Nordheim: concrete and electric
The cycle of songs entitled Evening Land (1957) for soprano and chamber orchestra constituted Nordheim`s breakthrough. The work is based on four poems by the Swedish Nobel prize-winner Pär Lagerkvist, and the tonal language is very near free-tonal. The music underprints the text simply and with studied elegance. The cycle is in four movements, the last two songs being presented as one. Evening Land is dedicated to the memory of the composer`s father. The present version is for a chamber orchestra with 22 strings, whereas the original has five solo strings.
It falls into three parts, and the overriding idea is a gradual interdisplacement in time of brief motifs to create ever-new constellations. The whole composition is characterized by a modicum of elements and long, continually changing tone surfaces.
The sound material in Solitaire (1968) is essentially concrete, and it is the human voice which dominates. We hear the voice in different positions and having many functions along the way. The singular tone quality of the voice and the rhythmical intensity provide both the elementary motifs for the composition and, in addtition, controls many of the musical processes through which the remainder of the material must pass.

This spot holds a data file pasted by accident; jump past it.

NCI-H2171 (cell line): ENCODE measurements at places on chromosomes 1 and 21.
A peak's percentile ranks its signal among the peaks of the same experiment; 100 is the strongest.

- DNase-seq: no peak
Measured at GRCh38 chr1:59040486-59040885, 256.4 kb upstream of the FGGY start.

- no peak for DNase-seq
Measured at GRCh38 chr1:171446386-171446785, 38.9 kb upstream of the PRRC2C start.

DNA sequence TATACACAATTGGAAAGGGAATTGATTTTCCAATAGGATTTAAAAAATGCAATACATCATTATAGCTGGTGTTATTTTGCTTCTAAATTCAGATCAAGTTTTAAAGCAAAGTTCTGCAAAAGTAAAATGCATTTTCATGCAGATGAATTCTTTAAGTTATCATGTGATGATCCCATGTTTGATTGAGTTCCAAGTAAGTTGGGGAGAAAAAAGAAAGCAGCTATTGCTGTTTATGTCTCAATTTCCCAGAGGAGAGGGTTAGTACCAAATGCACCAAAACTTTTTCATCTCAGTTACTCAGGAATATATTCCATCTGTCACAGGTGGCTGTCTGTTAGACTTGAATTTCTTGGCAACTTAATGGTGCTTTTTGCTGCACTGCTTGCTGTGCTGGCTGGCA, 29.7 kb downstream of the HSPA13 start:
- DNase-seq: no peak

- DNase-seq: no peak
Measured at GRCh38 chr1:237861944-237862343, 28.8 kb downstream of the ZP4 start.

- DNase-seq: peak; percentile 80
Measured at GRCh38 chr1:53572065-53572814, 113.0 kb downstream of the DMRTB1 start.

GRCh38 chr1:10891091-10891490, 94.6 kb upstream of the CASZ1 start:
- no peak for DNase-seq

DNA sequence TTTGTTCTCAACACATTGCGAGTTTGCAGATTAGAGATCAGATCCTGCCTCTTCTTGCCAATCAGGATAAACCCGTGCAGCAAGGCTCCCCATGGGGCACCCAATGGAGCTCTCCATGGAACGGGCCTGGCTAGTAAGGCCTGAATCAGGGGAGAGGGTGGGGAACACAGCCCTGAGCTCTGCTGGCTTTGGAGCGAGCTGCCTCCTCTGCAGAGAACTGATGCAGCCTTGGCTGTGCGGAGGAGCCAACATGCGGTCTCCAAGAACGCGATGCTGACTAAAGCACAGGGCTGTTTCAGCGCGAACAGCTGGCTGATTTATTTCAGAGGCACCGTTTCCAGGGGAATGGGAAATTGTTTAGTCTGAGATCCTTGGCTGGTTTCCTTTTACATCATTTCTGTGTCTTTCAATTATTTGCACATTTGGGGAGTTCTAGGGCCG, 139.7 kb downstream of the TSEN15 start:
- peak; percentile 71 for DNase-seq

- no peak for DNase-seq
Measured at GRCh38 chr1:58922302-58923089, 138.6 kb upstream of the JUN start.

Time, timbre and space are the key words in Arne Nordheim`s Colorazione (1968/1982), a work for Hammond organ, percussion group, filters and ring modulators. The piece is a ”live electronic” work, and electronics enable the primary aim of the work to be realized: the musicians playing together with themselves in the past, in which the past is brought into the plane of the present, filtered and modulated.
The basis of Colorazione is conventional musical material composed for a large electronic organ and percussion group. As the work unfolds, the sound of the instrument is continuously sent into an electronic processing unit, from which it is transmitted in filtered and modulated form by speakers surrounding the audience 15 seconds later. This provides a number of possibilities for modifying the music as regards time, timbre and space. Nordheim elaborates these concepts as follows:
Time because there is a meeting between the present moment and the music played 15 seconds before. Timbre due to the transformation, colouring and metamorphosis of the dislocated sounds. Space due to the wide dispersion of the sound: that which is performed on the plane of the present moment, plus the coloured results of the instrumental sounds which have been modulated, filtered and then transmitted by the speakers into the room.